In some cases, medical abortions can have other side effects, such as flushing, dizziness or diarrhoea. Genevieve also notes that in addition to these side effects, a medical abortion can cause chills and headaches, and can worsen symptoms of migraines and asthma in some people. She also stresses the normalcy of feeling emotions such as relief, guilt, regret, anxiety and sadness.
How safe is it?
Good news: Genevieve says there’s a low risk of complications during an abortion if it completed in a safe, clinical setting, and if it is done within the first trimester of a pregnancy, but she notes the importance of always choosing a safe and trusted way of going through with an abortion, and “strongly advise that you do not order tablets from the internet as this can pose a serious risk to your health.”
Dr Draper notes that despite the low risk of complications, abortions aren’t suitable for everyone: “Medical abortion is not suitable for women who suffer from certain conditions, for example heart disease or high blood pressure. It is also not safe to take for women over the age of 35, who smoke more than 10 cigarettes a day. If there is a risk that you may have an ectopic pregnancy (where the egg develops outside the womb) you also won’t be able to have a medical abortion.
Although this is rare, the treatment can cause complications in some women. If the abortion is incomplete and some of the tissue remains inside the womb, there is a risk of infection which can lead to pelvic inflammatory disease.”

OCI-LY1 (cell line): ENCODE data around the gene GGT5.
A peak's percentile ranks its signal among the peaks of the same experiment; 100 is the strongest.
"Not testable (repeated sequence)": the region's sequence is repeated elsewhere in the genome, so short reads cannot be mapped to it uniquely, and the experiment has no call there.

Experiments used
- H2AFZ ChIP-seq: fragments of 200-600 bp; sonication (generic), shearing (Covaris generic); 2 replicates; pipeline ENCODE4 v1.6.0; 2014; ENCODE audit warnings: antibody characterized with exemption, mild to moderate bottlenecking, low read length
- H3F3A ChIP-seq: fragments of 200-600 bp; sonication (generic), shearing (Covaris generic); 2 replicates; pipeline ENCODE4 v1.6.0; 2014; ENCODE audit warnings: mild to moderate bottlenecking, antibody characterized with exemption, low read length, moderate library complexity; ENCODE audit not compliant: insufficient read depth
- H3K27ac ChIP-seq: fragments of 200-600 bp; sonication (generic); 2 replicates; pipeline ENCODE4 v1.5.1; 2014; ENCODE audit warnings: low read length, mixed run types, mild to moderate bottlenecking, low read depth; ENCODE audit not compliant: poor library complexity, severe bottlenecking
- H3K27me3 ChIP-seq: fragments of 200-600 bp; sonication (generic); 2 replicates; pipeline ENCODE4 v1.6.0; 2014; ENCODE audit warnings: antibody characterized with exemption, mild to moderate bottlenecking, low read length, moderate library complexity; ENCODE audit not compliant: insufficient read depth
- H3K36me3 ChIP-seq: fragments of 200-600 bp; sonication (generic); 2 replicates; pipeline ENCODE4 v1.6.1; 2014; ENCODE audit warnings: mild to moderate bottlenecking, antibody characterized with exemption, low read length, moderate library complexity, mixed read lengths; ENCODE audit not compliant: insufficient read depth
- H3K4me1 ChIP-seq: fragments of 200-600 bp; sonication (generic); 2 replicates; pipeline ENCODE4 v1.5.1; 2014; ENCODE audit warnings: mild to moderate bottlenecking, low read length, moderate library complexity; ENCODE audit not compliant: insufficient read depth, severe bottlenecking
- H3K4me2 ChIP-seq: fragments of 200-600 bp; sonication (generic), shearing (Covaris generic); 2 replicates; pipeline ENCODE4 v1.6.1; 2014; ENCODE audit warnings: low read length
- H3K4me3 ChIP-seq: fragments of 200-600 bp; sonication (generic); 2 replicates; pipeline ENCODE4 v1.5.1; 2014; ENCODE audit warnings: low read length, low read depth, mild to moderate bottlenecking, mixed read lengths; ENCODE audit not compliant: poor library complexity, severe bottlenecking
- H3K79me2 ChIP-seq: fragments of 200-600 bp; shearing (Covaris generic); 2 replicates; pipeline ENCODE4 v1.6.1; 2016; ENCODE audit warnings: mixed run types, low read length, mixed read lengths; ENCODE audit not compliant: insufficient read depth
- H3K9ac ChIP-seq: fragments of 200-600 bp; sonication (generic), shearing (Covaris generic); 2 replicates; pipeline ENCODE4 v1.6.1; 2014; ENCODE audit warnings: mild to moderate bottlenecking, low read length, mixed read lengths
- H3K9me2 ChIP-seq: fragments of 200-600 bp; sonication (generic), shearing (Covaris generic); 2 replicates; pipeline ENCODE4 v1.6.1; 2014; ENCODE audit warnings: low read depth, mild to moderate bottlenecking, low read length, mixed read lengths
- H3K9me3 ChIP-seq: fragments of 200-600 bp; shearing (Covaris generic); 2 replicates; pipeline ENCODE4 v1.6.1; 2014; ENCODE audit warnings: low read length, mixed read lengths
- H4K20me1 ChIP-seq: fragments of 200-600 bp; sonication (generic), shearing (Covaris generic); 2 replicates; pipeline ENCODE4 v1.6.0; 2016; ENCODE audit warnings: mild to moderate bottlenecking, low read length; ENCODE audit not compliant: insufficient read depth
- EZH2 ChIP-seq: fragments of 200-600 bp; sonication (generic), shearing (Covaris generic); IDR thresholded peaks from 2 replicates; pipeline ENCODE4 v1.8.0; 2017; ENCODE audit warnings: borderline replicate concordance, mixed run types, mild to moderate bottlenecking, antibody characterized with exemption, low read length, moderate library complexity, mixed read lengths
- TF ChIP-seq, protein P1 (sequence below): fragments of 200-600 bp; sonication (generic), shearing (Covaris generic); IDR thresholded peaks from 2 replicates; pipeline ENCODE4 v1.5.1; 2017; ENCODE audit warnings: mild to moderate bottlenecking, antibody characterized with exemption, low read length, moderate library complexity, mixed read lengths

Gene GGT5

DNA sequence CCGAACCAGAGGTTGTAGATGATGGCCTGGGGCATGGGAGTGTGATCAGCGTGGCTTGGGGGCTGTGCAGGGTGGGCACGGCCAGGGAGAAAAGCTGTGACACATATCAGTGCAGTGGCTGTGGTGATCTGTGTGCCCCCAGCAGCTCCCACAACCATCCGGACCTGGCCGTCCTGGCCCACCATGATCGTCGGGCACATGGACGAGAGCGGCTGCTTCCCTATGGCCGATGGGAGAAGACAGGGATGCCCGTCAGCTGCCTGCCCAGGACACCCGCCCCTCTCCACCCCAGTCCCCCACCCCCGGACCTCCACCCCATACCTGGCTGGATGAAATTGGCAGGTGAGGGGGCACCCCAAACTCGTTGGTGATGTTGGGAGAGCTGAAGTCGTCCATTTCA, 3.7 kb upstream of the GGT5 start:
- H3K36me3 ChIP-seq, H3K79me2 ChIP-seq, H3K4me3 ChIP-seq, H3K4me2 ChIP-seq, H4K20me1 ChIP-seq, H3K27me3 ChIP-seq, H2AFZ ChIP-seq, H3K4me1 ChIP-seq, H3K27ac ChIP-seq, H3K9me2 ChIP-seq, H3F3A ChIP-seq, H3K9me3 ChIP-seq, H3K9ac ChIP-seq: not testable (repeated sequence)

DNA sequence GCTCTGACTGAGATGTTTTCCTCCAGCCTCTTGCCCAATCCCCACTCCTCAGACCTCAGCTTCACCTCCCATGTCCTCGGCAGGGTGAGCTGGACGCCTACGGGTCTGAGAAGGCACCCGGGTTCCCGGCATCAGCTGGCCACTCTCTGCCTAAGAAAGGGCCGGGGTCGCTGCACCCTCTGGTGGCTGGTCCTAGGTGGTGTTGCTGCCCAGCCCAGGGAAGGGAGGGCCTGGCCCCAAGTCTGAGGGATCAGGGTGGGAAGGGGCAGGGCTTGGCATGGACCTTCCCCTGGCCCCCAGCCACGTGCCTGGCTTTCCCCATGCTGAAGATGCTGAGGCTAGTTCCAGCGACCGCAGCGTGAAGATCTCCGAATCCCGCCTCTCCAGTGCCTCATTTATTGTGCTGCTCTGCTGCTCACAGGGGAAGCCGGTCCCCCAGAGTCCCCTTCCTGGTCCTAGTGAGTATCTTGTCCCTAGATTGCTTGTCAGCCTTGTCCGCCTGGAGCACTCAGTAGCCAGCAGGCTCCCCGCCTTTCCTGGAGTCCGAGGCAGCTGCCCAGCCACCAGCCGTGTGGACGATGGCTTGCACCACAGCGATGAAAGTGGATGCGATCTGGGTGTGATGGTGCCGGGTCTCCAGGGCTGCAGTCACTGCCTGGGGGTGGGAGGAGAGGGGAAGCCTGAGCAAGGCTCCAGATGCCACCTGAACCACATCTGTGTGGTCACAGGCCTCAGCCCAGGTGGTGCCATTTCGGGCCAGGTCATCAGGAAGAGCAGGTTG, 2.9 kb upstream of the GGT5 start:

However, if you are concerned about your health before getting an abortion, speak to a nurse or doctor, and they will be able to advise you on finding the best and most suitable treatment for you.
How effective is it?
Genevieve states that success rates for abortions are up to 98%, which means they might fail in around 2 in 100 cases when the abortion pill is taken within the first nine weeks of pregnancy. Genevieve advices: “Wait at least three weeks after the second treatment before taking a pregnancy test as some pregnancy hormone can be present for up to three weeks, which can give a false positive result.”
Dr Draper also notes that if your termination from the abortion is unsuccessful, you can still opt for a surgical abortion.
If you would like to find out more on the abortion pill, you can check out Superdrug’s online doctor here for help and advice. Alternatively, if you would like to speak to anyone about your abortion, Marie Stopes offer free, confidential and impartial counselling on a 24-hour helpline. Call them on 0345 300 8090.
Where can I get it?
To have the abortion pill you will need to go to an abortion clinic or your doctors surgery. The NHS does not offer the abortion pill in every area in the UK, so you will need to talk to your GP and find out whether it is available. If it is not offered in your area, your doctor should be able to refer you to an area that does.